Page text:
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Solon calls for revival of ROTC amid China’s encroachment in Spratlys

Photo by Zeta Boards

Valenzuela City Congressman Win Gatchalian said it is high time for the government to make the ROTC mandatory to all male students enrolled in colleges and universities as well as technical and vocational schools.


“Now is the opportune time to re-institutionalize the basic military and officer training for our tertiary students. By this legislation, we provide the appropriate training to ensure their readiness to respond to the call of service,” Gatchalian said.
Gatchalian, a stalwart of the Nationalist People’s Coalition (NPC), explained his “House Bill No. 2338”, which pushes for ROTC revival is in line with the constitutional provision stating that “the Government may call upon the people to defend the State and, in fulfillment thereof, all citizens may be required, under conditions provided by law, to render personal, military or civil service.”
Through his bill, Gatchalian wants the ROTC to form part of the curriculum of all college degree and vocational courses and to be a prerequisite for graduation. Students shall be required to complete the ROTC for an academic period for two years.
Gatchalian, a member of House Committee on Higher and Technical Education, issued the statement after the Department of Foreign Affairs (DFA) protested China’s reported reclamation project on a disputed reef in the South China Sea.
Foreign Affairs Secretary Albert Del Rosario said the DFA sent a note verbale to China regarding its reported construction activities, including the building of an airstrip, on Fiery Cross or Kagitingan Reef last October 10.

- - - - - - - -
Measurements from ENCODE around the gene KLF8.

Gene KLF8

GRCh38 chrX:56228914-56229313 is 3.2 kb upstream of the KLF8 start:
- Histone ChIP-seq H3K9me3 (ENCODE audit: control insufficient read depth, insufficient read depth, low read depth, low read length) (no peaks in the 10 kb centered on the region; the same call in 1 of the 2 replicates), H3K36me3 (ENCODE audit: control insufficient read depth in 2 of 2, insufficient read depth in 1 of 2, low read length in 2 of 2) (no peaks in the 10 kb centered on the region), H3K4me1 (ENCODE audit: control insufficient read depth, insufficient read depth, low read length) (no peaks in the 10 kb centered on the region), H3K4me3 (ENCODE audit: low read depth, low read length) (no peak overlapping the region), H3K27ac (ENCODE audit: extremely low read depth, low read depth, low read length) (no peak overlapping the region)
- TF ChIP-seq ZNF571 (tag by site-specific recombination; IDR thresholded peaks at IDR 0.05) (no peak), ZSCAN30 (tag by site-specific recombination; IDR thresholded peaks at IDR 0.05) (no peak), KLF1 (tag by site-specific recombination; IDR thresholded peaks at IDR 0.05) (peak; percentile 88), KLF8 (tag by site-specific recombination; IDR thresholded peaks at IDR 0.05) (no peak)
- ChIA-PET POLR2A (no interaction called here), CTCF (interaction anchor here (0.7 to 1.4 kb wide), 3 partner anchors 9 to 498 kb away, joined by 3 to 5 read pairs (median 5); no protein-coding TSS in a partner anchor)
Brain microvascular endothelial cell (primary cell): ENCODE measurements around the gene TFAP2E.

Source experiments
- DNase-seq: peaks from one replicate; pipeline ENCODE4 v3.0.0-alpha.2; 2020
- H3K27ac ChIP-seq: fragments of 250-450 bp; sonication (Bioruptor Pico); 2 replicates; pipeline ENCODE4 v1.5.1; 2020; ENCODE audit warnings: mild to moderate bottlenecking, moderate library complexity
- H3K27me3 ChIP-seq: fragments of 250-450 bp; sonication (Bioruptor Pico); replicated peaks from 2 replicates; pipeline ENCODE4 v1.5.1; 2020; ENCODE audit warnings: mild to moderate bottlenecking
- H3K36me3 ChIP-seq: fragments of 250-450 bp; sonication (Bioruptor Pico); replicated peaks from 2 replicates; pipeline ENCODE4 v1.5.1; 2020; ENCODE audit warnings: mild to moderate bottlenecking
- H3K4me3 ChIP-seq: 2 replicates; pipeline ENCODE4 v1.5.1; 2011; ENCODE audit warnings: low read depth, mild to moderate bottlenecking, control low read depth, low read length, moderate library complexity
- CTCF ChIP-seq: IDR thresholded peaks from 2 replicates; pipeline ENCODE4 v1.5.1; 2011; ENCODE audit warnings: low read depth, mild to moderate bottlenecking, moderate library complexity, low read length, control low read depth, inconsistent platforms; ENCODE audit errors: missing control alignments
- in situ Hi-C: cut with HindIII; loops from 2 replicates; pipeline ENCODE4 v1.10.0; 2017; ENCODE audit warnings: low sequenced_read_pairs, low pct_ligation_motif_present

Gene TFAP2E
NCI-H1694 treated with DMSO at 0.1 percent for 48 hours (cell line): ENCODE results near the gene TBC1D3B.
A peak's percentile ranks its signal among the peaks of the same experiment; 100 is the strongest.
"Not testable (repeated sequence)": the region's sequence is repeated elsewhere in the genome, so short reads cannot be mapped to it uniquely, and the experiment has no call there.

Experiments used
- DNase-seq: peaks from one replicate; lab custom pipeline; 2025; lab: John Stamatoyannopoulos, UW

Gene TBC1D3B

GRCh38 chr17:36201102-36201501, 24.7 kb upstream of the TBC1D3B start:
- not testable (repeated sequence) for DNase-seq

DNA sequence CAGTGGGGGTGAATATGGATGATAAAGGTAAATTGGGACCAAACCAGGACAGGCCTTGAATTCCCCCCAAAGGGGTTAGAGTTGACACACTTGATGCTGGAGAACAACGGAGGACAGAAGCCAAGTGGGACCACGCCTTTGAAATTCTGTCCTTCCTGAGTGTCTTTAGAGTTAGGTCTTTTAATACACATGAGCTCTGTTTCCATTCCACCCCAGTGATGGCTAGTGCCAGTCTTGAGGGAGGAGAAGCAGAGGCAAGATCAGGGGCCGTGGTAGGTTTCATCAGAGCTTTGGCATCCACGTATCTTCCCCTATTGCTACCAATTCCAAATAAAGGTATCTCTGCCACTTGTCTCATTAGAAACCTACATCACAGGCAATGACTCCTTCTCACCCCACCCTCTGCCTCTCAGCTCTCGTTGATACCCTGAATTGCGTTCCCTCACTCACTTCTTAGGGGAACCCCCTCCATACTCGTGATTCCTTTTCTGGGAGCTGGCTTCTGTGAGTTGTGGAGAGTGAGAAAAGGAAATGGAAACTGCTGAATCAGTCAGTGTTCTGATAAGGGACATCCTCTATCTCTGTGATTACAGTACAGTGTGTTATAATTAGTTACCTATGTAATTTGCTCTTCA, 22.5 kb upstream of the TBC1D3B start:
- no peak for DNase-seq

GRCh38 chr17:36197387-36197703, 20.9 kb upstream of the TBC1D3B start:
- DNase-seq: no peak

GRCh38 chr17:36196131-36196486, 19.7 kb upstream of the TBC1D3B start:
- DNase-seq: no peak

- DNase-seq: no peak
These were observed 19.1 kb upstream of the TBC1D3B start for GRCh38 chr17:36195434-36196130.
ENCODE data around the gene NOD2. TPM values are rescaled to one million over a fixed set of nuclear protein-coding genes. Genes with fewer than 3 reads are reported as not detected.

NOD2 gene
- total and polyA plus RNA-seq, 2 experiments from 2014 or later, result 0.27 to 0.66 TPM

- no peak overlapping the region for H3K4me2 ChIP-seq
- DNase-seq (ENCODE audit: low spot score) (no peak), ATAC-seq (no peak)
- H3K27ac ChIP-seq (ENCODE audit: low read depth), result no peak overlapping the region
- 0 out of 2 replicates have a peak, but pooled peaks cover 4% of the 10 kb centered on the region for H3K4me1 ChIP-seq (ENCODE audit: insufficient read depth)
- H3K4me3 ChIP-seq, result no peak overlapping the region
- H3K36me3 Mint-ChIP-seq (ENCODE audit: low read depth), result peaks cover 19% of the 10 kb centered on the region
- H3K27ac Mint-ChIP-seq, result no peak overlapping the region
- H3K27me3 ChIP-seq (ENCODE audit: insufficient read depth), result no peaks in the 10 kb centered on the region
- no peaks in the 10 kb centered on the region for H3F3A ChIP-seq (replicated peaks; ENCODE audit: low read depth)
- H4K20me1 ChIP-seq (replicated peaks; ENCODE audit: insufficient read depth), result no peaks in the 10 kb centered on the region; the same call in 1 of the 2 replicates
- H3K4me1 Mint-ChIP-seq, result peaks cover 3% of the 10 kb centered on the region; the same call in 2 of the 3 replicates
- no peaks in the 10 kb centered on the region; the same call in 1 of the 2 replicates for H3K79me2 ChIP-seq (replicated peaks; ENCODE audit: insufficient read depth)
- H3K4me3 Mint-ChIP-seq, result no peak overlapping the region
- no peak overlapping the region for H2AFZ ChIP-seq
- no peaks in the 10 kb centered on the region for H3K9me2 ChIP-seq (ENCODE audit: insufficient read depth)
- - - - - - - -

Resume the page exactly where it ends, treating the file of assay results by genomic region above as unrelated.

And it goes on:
The Philippines includes Kagitingan Reef within its territory as part of the Kalayaan Group of Islands. China, meanwhile, claims almost the entire South China Sea as its own, covering territories claimed by the Philippines, Malaysia, Vietnam, Brunei, and Taiwan.
Earlier, the country has filed a case against China before a United Nations arbitration tribunal concerning the territorial row.
In a recent report, it was said in the international defense publication Jane’s that satellite images taken in August and November show Chinese forces creating a land mass stretching 3,000 meters on the reef.
It is said to be China’s first military airstrip in the Spratlys aimed at asserting its sovereignty. China’s Foreign Ministry has defended the project as enabling Chinese citizens working there to “better perform international obligations in terms of search, rescue, and other public services,” the Associated Press reported.
Gatchalian said it is the duty of every citizen to safeguard the security of the State and the sovereignty of our country, especially in the light of the creeping occupation of the Kagitingan Reef by the People’s Liberation Army of China.
“Laws are replete with policies on service to countrymen, and these callings must now be instilled in our consciousness to be active in our civic duty, to prepare ourselves in case of a projected or actual need, including a possible war over the Kalayaan Group of Islands,” Gatchalian explained.
Gatchalian, member of the House Committee on Foreign Affairs, noted that prior to its being an optional requirement of the National Service Training Program (NSTP), ROTC graduates constitute roughly about 75 percent of the Armed Forces of the Philippines (AFP) officers corps, and ROTC has since been the breeding ground for prominent alumni who became commanding officers of the Army, including chief of staff of the AFP.
“The ROTC program will bolster confidence in our military preparedness and capability while at the same time provides our country with the support of our student-cadet reservists and potential commissioned officers,” Gatchalian concluded. (R. Burgos)